Dezember 12, 2007
It is rare, at least in my observation, to see various pretty serious people – essayists, journalists of high quality newspapers, editors – really in rage to the point of denouncing all (presumed) adversaries squarely as ‘childish’, ‘anti-journalists’ and ‘filthy’, oh, and yes, ‘user generated content’ is called ‘loser generated content’ because alledgedly in websites such as delicio.us, only “3 percent of the posts” refer to “news that shape global events”, and the rest is about “making coffee in Japan and the quality of seats in airplanes”.
Since a few weeks, major newspapers in Germany seem to fight for their very survival (and, I must add, use more latin proverbs than normally in years), as they feel threatened by the “Web 0.0” (the double zero alluding to the popular shortcut for a toilet, in fact).
These are the facts and the background: A German court ruled that owners of a website (or blog) can be liable for all posted comments – which resulted in the prestiguous Sueddeutsche Zeitung to allow postings on their website only during office hours, meaning that readers can comment on articles only Monday through Friday between 8am and 7 pm. Freedom of expressions has clear limits: No night shifts or weekend hours.
In another – pretty much unexpected – ruling this morning, a civil case of Sueddeutsche and Frankfurter Allgemeine Zeitung (FAZ) against the online news portal and aggregator Perlentaucher was rejected by the court of appeal in Frankfurt. Perlentaucher (for whom I write a ca. monthly column about culture, books and the digital world), among other things, produces summaries of the daily cultural pages and book reviews of major German newspapers for a newsletter and their website, and sells those pieces to an online bookstore – which infringes, according to Sueddeutsche and FAZ their copyright. The court turned the argument down, explaining that such summaries cannot be interdicted because anyone has the right to publish a summary of a work (e.g. a newspaper article), even with a commercial purpose, provided the summary has its own “creative substance”.
Now the interesting part of the controvery is, at least in my view, absolutely not about copyright, but about culture. Only an argument about two contrary concepts of culture is good enough for all this fury.
The debate started in fact when in October, member of the publishing board of FAZ, Frank Schirrmacher, an icon of German conservative journalism, had argued “How the Internet Changes Man”, stating – this is already his follow up explanation of the original essay – why printed newspapers have a “purpose” in society as gatekeepers for reliable information and reading, hence are among the pillars of culture (as opposed to the pillows that couch potatoes and web surfers are sitting on, I suppose).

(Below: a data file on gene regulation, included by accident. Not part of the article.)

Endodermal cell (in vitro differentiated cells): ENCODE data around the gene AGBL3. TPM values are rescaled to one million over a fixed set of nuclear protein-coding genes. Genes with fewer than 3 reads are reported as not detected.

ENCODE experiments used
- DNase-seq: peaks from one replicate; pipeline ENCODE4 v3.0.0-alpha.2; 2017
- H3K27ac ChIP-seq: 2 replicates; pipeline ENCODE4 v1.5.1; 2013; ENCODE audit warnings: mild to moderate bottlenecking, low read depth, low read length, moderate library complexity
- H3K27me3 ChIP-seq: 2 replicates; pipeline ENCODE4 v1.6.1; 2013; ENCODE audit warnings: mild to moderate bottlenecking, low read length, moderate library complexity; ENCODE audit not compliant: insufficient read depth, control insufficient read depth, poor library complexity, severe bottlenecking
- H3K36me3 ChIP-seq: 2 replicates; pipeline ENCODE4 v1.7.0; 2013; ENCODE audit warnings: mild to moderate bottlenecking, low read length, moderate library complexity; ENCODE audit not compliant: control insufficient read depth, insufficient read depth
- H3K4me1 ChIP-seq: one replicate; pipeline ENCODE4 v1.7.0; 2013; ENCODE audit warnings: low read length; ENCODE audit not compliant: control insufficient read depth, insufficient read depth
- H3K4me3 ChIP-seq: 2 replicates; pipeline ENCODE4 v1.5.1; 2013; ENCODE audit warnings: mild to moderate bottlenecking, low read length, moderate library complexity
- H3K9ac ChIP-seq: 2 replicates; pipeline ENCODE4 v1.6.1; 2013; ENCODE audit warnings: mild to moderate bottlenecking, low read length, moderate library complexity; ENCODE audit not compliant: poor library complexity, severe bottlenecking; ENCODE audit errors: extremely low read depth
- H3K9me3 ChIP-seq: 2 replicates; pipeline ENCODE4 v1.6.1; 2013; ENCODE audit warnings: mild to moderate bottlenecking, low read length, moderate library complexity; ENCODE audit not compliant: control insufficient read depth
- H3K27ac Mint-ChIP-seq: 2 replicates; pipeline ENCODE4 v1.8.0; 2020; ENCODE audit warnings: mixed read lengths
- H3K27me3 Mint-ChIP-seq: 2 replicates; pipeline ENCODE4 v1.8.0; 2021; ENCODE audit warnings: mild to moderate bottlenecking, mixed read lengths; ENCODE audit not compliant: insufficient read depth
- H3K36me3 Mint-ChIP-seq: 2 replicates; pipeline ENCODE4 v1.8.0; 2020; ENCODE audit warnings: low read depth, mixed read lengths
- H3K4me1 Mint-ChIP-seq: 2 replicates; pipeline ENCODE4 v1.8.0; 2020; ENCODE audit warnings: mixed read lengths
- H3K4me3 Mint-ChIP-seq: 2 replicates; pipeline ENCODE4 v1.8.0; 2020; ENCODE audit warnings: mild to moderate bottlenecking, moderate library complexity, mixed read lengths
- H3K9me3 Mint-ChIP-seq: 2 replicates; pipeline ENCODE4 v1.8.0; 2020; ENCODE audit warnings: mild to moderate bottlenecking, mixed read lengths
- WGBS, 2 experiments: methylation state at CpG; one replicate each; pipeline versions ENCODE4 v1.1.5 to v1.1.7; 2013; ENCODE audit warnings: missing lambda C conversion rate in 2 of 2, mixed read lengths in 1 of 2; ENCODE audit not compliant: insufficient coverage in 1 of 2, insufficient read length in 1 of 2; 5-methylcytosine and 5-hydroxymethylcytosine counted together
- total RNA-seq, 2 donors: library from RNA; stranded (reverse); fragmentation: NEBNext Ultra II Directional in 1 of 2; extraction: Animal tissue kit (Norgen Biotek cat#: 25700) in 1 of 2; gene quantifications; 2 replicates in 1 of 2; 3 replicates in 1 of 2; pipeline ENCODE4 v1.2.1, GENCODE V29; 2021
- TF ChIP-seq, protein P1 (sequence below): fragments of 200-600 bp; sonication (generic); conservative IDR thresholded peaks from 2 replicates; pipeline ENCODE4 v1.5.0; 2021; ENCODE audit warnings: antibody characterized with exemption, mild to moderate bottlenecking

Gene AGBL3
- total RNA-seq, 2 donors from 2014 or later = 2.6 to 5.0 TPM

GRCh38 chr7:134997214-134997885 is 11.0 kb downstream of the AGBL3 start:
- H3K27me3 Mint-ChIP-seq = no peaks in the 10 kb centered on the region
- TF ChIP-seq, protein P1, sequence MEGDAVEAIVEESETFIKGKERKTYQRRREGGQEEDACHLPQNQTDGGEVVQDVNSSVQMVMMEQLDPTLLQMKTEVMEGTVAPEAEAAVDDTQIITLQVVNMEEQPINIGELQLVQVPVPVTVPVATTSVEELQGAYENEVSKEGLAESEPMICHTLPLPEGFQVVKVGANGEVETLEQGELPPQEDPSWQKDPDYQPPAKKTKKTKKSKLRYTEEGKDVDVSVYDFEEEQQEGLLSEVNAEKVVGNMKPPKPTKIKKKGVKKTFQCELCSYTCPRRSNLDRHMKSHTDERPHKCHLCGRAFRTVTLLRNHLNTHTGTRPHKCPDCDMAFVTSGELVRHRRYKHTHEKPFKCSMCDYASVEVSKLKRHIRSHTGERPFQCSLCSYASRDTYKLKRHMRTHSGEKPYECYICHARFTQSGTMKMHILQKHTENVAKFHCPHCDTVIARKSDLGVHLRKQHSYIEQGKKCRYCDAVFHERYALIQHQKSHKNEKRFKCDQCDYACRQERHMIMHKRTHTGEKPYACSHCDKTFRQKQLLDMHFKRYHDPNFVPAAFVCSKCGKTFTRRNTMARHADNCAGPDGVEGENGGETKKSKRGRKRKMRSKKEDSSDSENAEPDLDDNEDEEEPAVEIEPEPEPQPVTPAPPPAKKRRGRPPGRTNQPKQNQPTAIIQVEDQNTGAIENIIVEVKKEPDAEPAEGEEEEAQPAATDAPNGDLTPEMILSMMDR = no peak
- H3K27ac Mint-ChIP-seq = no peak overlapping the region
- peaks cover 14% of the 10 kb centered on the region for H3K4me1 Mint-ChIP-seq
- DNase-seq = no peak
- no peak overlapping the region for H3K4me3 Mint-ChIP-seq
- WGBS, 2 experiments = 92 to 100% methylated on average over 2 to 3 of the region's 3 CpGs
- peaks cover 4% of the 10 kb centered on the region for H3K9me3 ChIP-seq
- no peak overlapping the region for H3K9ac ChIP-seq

“The newspaper”, Schirrmacher argues, “lasts for at least 24 hours, and with its opinon pieces and reviews, it claims even to have a value for following generations.”
Now, this is an interesting point, as it says that durability, life time, is the measure for cultural value.
Two answers to this. First the Austrian version, which means to point to Karl Kraus, the 20th century critic and aggressive essayist against – newspapers, because of their sloppiness, bad language and shortsightedness (‘only for 24 hours!’); by such, he became the harshest benchmark for quality journalism, including for the FAZ. Kraus would never ever have thought for a second of newspapers as a guarantee for cultural value, as opposed to books.
This is the other answer: We see in this stunning German controversy a carbon copy of all those pointless debates over centuries why – please fill in your newest media beast – photography, radio, TV, the internet, comic books threaten the book, culture, civilized life.
At once, we find newspapers among the pillars, not the pillows of culture. How come? Remember the odd word of ‘nothing is less valid than yesterday’s paper’!
The German controversy on culture reflects, of course, the dramatic aging of newspaper readers, the loss of revenues from classified ads, and the competition from all those new actors who are more successful at the emerging online market place.
But the real offense comes from their younger readers whom the newspapers seem not to trust anymore. So they yell at them, in despair.
According to them, the web is “also a medium that growingly makes not-reading or alsmost not reading possible” (Schirrmacher); those among the readers who post unfitting comments on the newspapers’ websites are “leisure activists with a little scum on their lips” (Sueddeutsche), or, in today’s FAZ: “Every serious blogger will change sides”.
So the argument points at a war – of the newspapers against a portion of their own audience. A civil war for the newsroom?
I guess not that much. It is the culture of the 19th century – where ‘culture’ equals a few knowledgeable, elder men (not women) educating the mass – against what? No, not some bland 21st century thing – but rather against the 18th century, that was much more experimental and laid the foundations of modern democracy, learning societies, peer review (Yes! Those interested readers giving their opinion on a piece, and the result is debate and, yes, often enough, squabble), yet turned from then small clubs and societies to the global mass sociteties of today, fragmented, volatile, dynamic as they are.
This points to a real and substantial cultural divide. A clash of cultures, not only in Germany. Interesting! Let’s see what’s going on next.